In one article of the charter it states that everyone has the right to be secure against unreasonable search and seizure. Before the events of 9-11 this was usually meant to imply that unless one was doing something illegal and it could be proven to a magistrate that they were probably doing something illegal they had a right not to be searched just because they were being viewed suspiciously. It was something that has been tested in the Canadian judicial system many times and it has always been upheld as more important than any perceived threat by not upholding it may thwart.

When the events of 9-11 happened and the Canadian officials began to take measures to tighten the national security members of the Canadian public began to protest that some of those measures interfere with the basic right to protection from unreasonable search laid out by their constitution (Charter of Rights and Freedoms (

Today when traveling in a Canadian airport or attempting to cross the Canadian border into the U.S. Or back while trying to get home people are subjected to much more intrusive searches and detainments than ever before all in the name of national security.

Some people are detained and searched because of the way they look, because of the way they act or because they are chosen in a random computer target list.

Perhaps even more important under the legal rights section of the Charter of Rights and Freedom is article nine which states: "Everyone has the right not to be arbitrarily detained or imprisoned (Charter of Rights and Freedoms ("

The detainment and questioning of those who are crossing borders either by air or by land constitutes a direct violation of this article according to those who protest the new national security measures.

Some of the detractors of the national security measures being undertaken by Canada believe that the Canadian public is being made to suffer the consequence of the United States being attacked. While they sympathize with the plight of the Americans and they are aghast that such a terrorist attack was executed they do not believe the Canadian government should place restrictions of its constituents that fly directly in the face of the rights being provided by the nation's constitution.

In addition to the freedoms against search and detainment that detractors of new national security measures believe are being violated others speak ot the freedoms that they are supposed to enjoy when it comes to association and beliefs.

While one would be hard pressed to locate a Canadian resident who would openly state they believe in terrorist attacks and that they support the idea behind the groups that did it though they would never take part themselves the right to feel that way is supposed to be guaranteed by the Canadian constitution (Charter of Rights and Freedoms ( long as the person in question is not an active participant or hasn't made moves toward assisting in such attacks they are supposed to be able to voice their beliefs and opinions. In addition they are supposed to be able to associate with anyone they wish to associate with and not fear reprisal by the government.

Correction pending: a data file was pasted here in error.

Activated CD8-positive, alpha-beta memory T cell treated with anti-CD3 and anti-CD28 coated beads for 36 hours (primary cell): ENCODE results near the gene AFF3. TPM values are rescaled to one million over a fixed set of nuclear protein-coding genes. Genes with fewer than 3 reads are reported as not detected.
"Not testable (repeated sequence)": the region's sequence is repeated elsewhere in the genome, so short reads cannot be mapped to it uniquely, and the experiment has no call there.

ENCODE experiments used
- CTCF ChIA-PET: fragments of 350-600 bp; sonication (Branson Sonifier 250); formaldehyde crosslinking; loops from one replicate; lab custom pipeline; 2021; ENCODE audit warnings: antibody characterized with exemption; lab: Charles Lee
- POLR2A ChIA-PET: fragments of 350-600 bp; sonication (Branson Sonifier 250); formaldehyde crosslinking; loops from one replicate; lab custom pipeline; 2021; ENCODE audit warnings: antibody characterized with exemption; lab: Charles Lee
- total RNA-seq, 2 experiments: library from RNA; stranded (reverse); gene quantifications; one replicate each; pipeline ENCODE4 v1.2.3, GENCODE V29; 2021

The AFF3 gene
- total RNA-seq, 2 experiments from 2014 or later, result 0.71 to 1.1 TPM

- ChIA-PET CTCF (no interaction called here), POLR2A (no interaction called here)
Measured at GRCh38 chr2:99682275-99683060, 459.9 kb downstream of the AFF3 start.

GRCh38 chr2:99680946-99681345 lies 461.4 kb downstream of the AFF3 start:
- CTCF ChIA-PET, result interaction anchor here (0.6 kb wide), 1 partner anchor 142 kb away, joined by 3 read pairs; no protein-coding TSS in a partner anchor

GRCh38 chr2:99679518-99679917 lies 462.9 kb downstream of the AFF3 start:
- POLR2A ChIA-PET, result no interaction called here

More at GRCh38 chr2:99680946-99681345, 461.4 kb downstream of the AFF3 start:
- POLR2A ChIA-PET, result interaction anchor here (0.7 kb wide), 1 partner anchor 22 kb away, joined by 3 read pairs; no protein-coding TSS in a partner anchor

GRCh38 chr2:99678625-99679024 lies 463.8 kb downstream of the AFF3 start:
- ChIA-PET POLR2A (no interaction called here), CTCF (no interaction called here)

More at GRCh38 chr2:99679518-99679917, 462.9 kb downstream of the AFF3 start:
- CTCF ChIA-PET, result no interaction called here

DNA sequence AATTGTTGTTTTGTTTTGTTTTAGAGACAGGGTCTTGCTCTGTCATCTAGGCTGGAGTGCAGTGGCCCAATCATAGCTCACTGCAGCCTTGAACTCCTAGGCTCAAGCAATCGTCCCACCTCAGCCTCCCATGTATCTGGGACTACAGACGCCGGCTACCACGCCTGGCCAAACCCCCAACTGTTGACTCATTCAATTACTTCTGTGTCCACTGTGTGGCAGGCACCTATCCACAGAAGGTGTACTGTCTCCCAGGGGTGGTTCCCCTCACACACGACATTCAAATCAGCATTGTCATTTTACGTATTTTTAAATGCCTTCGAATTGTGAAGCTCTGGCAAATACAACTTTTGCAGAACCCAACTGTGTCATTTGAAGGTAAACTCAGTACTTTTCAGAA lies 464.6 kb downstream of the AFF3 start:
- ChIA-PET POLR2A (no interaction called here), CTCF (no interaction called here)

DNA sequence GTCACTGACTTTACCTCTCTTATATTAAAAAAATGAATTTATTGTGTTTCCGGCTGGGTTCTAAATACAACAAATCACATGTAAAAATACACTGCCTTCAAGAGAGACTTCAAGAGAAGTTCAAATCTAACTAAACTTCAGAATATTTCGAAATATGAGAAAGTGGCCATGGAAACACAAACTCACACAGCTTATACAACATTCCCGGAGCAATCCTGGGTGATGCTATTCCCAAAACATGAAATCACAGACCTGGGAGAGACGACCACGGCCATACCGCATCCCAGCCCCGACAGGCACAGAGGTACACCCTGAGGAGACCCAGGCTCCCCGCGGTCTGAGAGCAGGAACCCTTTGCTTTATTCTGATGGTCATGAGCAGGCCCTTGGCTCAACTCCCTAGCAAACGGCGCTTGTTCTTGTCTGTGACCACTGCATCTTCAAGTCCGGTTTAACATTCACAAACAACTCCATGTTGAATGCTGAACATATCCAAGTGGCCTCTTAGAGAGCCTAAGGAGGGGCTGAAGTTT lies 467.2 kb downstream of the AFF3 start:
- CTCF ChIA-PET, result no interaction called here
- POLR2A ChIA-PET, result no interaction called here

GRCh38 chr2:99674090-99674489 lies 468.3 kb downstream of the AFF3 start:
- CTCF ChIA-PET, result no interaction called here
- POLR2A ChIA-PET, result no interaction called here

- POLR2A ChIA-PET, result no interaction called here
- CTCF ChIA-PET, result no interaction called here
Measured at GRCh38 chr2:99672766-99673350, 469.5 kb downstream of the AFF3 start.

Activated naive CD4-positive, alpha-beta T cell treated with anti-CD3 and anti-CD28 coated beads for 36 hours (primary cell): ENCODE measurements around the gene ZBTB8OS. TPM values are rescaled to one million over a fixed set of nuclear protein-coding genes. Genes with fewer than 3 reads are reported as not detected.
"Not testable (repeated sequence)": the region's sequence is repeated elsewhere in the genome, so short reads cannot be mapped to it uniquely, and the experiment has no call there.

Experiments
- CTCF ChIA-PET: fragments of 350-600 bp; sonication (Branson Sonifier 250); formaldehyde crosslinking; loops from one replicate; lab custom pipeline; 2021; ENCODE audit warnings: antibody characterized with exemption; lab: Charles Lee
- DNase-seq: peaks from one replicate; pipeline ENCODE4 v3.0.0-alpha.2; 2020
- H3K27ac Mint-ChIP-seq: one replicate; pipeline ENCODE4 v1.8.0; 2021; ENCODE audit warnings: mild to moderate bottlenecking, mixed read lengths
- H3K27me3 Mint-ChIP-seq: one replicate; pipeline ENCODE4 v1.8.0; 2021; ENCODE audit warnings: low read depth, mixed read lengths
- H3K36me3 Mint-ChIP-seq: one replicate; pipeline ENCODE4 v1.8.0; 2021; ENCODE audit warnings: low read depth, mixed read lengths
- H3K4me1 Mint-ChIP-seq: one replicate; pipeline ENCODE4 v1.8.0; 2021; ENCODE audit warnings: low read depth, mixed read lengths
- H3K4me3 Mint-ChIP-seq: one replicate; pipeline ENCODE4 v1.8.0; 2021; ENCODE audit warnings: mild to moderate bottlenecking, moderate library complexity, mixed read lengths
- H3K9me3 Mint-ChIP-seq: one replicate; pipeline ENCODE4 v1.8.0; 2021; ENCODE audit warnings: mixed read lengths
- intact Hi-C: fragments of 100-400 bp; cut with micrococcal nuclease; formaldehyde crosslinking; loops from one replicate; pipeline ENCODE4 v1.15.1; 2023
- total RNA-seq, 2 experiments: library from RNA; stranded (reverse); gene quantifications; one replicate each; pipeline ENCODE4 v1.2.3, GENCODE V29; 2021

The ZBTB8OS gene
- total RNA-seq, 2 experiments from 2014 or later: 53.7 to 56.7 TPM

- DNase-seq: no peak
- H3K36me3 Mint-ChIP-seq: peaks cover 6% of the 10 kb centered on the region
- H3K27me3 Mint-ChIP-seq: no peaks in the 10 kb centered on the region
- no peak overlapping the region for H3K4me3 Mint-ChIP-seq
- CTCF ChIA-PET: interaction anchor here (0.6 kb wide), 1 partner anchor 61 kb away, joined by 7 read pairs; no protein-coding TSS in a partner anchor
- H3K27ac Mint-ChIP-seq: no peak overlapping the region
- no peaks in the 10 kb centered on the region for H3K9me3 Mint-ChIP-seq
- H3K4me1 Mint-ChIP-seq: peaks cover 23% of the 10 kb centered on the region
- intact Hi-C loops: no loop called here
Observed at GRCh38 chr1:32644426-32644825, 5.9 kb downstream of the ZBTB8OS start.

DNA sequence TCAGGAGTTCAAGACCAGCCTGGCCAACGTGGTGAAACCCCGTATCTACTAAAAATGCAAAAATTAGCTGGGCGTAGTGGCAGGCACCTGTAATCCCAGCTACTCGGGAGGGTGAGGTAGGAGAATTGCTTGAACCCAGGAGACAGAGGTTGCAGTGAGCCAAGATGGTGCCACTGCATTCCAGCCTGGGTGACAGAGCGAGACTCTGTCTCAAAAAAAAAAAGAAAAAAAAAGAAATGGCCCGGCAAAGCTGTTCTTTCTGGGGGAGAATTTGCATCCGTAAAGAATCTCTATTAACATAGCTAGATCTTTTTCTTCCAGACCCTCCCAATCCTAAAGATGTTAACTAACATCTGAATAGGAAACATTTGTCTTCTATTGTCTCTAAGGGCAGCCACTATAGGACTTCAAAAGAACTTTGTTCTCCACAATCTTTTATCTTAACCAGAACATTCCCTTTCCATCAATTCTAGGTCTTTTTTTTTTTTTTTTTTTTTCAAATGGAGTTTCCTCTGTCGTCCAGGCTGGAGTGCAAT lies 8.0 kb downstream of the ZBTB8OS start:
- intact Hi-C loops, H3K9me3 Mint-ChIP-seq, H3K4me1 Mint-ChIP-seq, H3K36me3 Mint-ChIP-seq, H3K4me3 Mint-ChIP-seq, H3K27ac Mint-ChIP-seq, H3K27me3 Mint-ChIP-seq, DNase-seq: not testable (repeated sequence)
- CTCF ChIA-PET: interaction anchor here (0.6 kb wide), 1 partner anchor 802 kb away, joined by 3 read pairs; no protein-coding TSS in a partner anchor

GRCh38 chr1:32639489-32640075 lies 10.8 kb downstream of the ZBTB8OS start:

The new national security measures are targeting anyone who does not comply with anti-terrorist thought.

This is understandable as terrorist attacks go against everything considered humane and no civilized person would support such actions but speaking from a strictly rights based approach some of the new national security measures in Canada in the quest to secure the borders come very close to infringing on the rights promised by the constitution.

Border security impacts more than the individual right to privacy. In addition there are many economic considerations to the mix (Canada, 2002). Canada and the United States have always enjoyed a large amount of business trade back and forth across the border that divides the two nations. Following the events of 9-11 Canada began to examine the border and customs traditions that it had always used and found that there were loopholes and weaknesses that needed immediate attention if nations security was to be strengthened.

Canadian and U.S. officials are squaring off over how to improve border security without putting the brakes on $1.3 billion in trade each day, a battle complicated by disagreements within the Bush administration, government sources tell United Press International… [END OF PREVIEW] . . . READ MORE

Two Ordering Options:

Which Option Should I Choose?
1.  Buy full paper (10 pages)Download Microsoft Word File

Download the perfectly formatted MS Word file!

- or -

2.  Write a NEW paper for me!✍🏻

We'll follow your exact instructions!
Chat with the writer 24/7.

Border Security in the United States Term Paper

Immigration and Customs Enforcement Thesis

Border Patrol Capstone Project

Private Security and Patriot Act. The U Term Paper

Illegal Immigrants in the U.S Term Paper

View 200+ other related papers  >>

How to Cite "Customs and Border Services: September 11th" Term Paper in a Bibliography:

APA Style

Customs and Border Services: September 11th.  (2006, October 23).  Retrieved September 22, 2020, from

MLA Format

"Customs and Border Services: September 11th."  23 October 2006.  Web.  22 September 2020. <>.

Chicago Style

"Customs and Border Services: September 11th."  October 23, 2006.  Accessed September 22, 2020.